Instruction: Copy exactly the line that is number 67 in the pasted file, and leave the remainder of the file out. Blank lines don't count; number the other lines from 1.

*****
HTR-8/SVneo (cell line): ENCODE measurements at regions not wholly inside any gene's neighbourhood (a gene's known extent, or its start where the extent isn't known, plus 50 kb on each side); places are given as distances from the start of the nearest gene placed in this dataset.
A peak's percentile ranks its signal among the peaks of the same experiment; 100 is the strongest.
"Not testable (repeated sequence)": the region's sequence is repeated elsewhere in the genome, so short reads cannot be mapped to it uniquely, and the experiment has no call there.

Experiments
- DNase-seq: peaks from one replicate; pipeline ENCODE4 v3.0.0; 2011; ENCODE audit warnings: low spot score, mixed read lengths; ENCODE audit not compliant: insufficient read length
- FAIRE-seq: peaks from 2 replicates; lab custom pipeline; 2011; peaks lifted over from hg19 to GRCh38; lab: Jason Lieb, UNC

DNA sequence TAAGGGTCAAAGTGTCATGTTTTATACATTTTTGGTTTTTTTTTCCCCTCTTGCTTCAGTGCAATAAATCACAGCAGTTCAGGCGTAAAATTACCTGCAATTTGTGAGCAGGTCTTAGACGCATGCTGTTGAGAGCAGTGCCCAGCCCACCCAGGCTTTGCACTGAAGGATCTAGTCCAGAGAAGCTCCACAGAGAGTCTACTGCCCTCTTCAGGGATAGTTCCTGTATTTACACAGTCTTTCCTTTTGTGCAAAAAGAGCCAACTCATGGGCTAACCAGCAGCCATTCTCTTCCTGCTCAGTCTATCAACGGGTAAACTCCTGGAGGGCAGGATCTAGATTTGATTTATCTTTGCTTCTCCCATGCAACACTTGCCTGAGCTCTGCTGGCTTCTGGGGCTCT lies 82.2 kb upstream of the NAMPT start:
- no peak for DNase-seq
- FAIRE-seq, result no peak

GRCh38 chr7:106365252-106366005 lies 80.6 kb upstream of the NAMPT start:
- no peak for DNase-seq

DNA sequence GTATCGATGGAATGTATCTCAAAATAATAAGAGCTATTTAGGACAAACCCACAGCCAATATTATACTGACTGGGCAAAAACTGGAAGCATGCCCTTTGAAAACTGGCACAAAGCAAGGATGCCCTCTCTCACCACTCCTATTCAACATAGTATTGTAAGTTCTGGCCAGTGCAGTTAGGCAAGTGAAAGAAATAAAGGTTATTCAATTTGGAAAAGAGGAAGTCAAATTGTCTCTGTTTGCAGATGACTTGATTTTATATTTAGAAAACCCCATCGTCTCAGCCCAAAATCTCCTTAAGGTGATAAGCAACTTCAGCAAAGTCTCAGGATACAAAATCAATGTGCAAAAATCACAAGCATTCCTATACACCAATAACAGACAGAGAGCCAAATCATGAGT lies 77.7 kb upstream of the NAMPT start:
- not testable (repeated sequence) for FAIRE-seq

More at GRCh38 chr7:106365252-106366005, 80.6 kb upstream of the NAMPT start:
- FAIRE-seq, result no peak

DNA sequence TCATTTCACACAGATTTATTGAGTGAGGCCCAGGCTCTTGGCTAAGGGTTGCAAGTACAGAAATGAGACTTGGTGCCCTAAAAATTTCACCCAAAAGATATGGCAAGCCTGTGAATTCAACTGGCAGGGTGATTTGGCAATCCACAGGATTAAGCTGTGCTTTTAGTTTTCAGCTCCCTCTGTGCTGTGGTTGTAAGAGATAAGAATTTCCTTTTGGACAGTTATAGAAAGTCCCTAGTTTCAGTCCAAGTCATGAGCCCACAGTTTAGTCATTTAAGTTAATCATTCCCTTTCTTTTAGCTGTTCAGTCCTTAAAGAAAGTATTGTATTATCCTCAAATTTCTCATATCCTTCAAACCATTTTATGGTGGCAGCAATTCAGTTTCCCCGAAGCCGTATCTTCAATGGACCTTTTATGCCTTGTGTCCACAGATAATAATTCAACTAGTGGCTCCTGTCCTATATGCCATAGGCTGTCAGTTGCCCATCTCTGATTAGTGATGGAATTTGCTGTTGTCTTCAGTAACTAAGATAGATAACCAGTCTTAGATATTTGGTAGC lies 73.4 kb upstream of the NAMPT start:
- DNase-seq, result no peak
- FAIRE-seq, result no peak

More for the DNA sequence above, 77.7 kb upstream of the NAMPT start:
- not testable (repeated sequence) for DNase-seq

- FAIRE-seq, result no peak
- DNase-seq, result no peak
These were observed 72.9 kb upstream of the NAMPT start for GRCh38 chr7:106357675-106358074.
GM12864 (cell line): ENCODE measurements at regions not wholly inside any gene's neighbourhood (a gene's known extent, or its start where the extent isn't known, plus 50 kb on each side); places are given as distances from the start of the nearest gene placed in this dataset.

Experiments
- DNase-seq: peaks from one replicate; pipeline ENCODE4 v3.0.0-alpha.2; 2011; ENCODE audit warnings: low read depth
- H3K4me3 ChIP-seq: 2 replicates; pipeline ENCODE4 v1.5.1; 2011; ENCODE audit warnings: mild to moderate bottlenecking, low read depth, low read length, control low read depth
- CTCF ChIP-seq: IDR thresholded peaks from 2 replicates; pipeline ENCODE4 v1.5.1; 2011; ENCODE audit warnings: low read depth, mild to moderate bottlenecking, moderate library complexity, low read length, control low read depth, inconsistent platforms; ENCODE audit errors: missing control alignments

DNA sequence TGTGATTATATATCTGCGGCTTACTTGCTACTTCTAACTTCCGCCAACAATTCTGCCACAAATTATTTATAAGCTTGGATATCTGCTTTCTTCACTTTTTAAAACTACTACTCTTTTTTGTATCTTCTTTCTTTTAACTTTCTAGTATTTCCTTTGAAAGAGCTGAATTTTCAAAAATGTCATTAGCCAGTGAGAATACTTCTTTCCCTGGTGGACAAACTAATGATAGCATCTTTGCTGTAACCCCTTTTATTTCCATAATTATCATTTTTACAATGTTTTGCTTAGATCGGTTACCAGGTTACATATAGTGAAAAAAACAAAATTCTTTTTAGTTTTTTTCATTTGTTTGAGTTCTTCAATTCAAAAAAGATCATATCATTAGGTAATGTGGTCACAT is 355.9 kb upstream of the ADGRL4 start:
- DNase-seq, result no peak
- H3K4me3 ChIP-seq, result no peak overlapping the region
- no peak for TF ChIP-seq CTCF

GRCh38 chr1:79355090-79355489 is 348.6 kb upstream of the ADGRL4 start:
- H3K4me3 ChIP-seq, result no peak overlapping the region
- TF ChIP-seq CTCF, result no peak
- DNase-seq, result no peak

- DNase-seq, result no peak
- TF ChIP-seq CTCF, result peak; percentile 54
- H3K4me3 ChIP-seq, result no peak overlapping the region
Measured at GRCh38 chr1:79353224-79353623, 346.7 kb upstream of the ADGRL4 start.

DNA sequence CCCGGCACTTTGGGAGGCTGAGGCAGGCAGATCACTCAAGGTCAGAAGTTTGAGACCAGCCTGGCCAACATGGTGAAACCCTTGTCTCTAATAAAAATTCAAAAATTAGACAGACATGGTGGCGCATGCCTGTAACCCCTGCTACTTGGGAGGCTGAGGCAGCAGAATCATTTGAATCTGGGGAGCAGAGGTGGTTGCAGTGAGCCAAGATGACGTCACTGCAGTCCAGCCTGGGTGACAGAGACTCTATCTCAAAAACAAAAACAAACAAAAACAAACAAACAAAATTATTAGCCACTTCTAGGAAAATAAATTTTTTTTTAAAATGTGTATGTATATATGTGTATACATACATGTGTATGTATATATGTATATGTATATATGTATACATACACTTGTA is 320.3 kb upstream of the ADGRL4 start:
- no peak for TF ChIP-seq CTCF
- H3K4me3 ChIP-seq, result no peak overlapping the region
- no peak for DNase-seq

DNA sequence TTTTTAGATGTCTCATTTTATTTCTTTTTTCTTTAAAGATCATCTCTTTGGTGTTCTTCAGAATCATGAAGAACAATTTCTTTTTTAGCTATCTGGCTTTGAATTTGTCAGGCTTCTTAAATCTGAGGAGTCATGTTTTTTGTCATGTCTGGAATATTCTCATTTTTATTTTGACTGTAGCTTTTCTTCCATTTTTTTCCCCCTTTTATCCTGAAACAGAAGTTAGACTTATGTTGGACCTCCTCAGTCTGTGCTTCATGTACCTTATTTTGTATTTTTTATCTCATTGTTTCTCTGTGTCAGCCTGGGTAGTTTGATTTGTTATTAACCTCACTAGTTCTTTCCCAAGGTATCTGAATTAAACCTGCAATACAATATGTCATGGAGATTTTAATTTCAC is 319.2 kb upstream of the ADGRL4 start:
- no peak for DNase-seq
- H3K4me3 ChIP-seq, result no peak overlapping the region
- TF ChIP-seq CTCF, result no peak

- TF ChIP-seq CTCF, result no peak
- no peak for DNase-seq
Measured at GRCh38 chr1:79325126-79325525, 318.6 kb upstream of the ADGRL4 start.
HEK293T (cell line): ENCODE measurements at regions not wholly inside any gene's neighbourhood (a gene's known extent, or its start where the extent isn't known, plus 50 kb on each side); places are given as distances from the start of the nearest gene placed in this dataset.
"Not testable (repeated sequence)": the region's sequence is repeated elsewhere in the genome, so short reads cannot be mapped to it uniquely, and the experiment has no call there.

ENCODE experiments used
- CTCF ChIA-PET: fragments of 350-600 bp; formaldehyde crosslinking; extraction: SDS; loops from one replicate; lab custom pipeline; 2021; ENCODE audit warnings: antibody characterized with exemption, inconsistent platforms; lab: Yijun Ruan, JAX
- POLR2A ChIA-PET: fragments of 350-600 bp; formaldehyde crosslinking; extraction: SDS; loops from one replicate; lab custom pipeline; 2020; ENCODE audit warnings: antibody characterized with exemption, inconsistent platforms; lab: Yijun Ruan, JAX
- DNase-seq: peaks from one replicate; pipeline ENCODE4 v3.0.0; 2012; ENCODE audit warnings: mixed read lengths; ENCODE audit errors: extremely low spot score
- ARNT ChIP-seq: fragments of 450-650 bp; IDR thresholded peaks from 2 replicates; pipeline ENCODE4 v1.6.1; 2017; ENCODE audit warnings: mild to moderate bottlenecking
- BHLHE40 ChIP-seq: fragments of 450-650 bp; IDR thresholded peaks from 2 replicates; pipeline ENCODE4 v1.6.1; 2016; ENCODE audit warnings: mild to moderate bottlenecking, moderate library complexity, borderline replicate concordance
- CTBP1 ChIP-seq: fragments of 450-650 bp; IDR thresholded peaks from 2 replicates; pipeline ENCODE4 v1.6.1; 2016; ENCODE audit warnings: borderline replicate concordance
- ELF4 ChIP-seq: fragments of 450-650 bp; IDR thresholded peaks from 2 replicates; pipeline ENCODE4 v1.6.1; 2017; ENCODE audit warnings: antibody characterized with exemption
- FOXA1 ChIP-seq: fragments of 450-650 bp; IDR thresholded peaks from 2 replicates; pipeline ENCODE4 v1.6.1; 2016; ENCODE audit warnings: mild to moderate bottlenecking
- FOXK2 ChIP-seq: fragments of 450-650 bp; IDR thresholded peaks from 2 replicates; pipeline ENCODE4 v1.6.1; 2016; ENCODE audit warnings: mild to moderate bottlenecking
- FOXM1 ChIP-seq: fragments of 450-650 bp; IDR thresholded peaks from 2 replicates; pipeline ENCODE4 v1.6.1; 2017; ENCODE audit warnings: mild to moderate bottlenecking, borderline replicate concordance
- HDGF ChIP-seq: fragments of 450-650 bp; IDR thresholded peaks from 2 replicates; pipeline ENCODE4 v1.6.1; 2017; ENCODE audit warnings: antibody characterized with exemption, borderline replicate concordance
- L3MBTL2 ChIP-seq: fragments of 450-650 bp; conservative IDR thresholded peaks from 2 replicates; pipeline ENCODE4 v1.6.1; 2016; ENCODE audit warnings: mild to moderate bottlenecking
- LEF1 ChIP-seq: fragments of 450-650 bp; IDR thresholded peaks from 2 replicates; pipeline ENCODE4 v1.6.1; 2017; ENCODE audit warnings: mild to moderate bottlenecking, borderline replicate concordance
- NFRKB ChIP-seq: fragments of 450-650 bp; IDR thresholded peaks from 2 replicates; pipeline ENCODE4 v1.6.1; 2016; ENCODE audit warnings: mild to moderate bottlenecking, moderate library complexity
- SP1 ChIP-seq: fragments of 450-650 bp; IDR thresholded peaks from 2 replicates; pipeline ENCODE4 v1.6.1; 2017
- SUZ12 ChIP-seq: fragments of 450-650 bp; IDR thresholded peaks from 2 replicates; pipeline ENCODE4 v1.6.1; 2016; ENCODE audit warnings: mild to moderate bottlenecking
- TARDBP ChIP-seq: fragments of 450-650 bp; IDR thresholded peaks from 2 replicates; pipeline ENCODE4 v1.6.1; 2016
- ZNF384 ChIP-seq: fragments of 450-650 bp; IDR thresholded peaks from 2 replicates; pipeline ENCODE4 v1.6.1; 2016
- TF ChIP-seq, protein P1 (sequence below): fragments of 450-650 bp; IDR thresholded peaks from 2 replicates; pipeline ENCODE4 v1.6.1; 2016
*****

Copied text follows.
- LEF1 ChIP-seq: fragments of 450-650 bp; IDR thresholded peaks from 2 replicates; pipeline ENCODE4 v1.6.1; 2017; ENCODE audit warnings: mild to moderate bottlenecking, borderline replicate concordance